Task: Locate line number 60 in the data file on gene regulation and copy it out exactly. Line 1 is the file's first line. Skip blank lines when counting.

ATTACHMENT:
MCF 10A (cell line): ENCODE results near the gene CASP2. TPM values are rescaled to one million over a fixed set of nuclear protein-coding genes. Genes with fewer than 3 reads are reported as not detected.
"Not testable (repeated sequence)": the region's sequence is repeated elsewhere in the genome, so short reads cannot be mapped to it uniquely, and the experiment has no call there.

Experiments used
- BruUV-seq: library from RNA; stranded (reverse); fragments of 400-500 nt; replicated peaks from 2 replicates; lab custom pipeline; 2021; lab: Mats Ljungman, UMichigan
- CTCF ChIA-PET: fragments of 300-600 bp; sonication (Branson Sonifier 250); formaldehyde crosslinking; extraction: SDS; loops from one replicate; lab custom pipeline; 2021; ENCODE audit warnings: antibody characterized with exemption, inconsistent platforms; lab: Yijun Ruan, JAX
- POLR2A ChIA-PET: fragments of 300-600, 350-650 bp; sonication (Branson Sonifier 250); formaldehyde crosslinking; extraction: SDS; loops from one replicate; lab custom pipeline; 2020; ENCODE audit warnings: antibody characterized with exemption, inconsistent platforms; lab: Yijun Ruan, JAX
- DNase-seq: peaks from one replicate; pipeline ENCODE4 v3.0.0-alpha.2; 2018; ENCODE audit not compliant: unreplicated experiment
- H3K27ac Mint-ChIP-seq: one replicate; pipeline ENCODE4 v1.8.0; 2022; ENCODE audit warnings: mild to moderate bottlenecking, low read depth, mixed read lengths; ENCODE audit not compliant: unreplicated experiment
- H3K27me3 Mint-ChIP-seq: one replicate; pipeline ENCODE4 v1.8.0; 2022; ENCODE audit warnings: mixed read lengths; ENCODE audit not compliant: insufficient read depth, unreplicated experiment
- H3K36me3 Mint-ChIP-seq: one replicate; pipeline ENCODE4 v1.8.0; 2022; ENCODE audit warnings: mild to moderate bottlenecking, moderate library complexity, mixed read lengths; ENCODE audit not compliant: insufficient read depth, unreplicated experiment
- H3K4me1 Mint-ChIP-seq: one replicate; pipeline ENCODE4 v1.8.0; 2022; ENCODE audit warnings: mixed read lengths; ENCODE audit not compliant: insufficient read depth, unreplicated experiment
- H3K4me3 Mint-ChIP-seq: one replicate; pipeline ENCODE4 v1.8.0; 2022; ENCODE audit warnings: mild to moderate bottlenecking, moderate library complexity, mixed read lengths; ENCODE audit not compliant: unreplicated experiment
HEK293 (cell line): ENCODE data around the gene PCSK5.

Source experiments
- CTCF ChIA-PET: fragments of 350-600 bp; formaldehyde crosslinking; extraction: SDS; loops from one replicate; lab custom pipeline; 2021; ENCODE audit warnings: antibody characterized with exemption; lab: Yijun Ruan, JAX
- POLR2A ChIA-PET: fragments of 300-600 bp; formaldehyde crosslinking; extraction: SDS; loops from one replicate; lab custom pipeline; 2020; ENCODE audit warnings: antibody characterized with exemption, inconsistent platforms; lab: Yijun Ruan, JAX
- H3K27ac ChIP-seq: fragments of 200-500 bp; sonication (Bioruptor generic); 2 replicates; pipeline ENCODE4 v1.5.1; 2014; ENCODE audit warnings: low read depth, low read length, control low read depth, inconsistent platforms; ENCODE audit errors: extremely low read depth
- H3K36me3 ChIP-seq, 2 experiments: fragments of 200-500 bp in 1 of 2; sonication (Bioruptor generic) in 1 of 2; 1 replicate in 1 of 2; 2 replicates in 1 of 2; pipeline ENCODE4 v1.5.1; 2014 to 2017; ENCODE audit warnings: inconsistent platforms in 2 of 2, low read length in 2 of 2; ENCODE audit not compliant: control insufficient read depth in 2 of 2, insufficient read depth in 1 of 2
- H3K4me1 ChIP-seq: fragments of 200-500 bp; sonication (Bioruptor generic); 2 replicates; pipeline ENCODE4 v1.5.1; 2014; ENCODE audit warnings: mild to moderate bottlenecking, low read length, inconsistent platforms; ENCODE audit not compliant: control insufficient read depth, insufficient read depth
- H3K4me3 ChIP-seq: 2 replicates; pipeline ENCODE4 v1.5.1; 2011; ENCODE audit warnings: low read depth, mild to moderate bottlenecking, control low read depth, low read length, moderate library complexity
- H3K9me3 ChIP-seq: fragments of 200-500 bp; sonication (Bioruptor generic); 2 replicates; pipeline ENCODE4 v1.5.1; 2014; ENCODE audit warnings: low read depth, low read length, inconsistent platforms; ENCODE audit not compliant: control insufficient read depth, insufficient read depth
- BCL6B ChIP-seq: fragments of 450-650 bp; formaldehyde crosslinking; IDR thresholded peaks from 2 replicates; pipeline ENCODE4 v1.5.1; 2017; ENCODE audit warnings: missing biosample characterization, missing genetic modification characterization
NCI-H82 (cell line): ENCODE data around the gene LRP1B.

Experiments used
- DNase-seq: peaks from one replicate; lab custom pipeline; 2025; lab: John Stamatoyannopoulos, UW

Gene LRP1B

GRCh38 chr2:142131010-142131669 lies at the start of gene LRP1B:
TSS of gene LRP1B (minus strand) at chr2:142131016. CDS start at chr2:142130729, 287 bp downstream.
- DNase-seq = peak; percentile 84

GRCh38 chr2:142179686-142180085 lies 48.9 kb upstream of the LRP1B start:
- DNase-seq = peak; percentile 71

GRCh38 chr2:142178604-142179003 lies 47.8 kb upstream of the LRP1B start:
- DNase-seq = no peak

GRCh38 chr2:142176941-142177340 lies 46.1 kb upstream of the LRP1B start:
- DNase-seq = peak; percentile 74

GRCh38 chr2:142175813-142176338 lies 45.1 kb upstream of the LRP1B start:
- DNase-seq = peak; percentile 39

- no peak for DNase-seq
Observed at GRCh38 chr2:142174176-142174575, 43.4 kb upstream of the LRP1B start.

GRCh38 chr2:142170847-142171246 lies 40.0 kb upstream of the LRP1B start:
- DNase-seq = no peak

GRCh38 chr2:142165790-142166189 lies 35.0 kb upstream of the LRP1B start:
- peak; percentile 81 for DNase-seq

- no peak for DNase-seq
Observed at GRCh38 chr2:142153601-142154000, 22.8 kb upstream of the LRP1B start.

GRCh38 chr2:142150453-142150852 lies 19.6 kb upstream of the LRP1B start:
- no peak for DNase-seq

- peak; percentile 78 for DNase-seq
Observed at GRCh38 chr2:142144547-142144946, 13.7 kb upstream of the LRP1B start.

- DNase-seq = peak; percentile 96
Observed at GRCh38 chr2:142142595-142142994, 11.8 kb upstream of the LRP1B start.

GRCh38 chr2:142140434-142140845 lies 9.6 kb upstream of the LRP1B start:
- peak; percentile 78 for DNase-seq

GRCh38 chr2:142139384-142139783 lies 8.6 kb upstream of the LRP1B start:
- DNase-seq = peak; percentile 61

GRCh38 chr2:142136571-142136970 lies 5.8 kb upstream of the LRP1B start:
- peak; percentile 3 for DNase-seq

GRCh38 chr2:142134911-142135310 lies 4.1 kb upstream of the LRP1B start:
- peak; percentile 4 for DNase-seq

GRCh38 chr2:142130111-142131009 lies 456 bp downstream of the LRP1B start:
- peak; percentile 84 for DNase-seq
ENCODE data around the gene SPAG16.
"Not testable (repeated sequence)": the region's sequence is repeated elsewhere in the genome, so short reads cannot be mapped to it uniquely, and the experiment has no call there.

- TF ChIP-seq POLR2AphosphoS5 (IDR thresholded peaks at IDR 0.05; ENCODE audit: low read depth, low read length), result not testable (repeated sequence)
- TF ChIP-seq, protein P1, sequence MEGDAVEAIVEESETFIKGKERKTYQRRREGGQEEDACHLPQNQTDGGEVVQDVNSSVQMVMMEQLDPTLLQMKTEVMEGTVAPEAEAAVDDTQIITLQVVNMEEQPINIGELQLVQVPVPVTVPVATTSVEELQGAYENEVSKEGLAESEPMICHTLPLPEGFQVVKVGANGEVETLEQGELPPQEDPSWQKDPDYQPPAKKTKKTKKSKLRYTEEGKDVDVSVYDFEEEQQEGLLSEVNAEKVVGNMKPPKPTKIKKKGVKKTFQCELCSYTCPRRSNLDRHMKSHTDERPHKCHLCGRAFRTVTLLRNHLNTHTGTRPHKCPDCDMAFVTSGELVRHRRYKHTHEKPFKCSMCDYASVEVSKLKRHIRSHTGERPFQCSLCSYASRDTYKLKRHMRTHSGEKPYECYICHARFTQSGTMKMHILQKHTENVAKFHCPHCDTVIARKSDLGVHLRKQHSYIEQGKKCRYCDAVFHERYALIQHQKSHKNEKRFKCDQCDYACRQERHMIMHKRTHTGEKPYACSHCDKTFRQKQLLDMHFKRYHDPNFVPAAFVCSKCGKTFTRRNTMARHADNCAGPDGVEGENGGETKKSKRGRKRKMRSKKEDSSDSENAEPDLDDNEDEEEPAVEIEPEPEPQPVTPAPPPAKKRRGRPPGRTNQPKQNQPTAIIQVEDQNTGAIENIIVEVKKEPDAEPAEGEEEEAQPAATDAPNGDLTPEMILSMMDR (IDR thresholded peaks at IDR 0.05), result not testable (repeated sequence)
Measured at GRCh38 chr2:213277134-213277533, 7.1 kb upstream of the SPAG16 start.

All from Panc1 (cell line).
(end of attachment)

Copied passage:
GRCh38 chr2:142130111-142131009 lies 456 bp downstream of the LRP1B start: